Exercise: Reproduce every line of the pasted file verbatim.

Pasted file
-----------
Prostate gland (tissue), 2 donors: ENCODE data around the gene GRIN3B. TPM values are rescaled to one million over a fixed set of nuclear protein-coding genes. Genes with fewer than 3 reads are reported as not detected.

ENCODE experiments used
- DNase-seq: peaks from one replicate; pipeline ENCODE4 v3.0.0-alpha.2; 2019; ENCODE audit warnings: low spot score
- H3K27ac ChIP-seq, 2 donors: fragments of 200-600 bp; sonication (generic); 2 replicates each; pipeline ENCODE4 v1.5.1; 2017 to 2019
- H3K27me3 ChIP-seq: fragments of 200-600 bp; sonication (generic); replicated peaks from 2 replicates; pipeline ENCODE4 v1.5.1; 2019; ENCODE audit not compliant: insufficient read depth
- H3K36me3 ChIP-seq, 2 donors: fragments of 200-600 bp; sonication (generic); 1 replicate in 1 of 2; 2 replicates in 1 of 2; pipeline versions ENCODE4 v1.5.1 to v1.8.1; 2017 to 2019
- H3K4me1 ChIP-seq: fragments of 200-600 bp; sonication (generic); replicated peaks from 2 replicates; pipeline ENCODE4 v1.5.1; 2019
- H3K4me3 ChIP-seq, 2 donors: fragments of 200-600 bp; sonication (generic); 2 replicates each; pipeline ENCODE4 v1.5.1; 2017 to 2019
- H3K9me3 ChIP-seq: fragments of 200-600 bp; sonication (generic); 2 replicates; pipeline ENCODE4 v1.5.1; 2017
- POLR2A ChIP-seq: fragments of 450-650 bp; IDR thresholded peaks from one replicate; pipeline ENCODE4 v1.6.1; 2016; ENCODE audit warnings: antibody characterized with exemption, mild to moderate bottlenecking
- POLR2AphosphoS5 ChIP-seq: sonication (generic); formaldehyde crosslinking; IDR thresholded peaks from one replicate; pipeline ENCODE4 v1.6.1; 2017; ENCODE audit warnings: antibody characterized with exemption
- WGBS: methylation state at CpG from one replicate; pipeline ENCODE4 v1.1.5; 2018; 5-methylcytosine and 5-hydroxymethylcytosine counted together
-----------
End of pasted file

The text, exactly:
Prostate gland (tissue), 2 donors: ENCODE data around the gene GRIN3B. TPM values are rescaled to one million over a fixed set of nuclear protein-coding genes. Genes with fewer than 3 reads are reported as not detected.

ENCODE experiments used
- DNase-seq: peaks from one replicate; pipeline ENCODE4 v3.0.0-alpha.2; 2019; ENCODE audit warnings: low spot score
- H3K27ac ChIP-seq, 2 donors: fragments of 200-600 bp; sonication (generic); 2 replicates each; pipeline ENCODE4 v1.5.1; 2017 to 2019
- H3K27me3 ChIP-seq: fragments of 200-600 bp; sonication (generic); replicated peaks from 2 replicates; pipeline ENCODE4 v1.5.1; 2019; ENCODE audit not compliant: insufficient read depth
- H3K36me3 ChIP-seq, 2 donors: fragments of 200-600 bp; sonication (generic); 1 replicate in 1 of 2; 2 replicates in 1 of 2; pipeline versions ENCODE4 v1.5.1 to v1.8.1; 2017 to 2019
- H3K4me1 ChIP-seq: fragments of 200-600 bp; sonication (generic); replicated peaks from 2 replicates; pipeline ENCODE4 v1.5.1; 2019
- H3K4me3 ChIP-seq, 2 donors: fragments of 200-600 bp; sonication (generic); 2 replicates each; pipeline ENCODE4 v1.5.1; 2017 to 2019
- H3K9me3 ChIP-seq: fragments of 200-600 bp; sonication (generic); 2 replicates; pipeline ENCODE4 v1.5.1; 2017
- POLR2A ChIP-seq: fragments of 450-650 bp; IDR thresholded peaks from one replicate; pipeline ENCODE4 v1.6.1; 2016; ENCODE audit warnings: antibody characterized with exemption, mild to moderate bottlenecking
- POLR2AphosphoS5 ChIP-seq: sonication (generic); formaldehyde crosslinking; IDR thresholded peaks from one replicate; pipeline ENCODE4 v1.6.1; 2017; ENCODE audit warnings: antibody characterized with exemption
- WGBS: methylation state at CpG from one replicate; pipeline ENCODE4 v1.1.5; 2018; 5-methylcytosine and 5-hydroxymethylcytosine counted together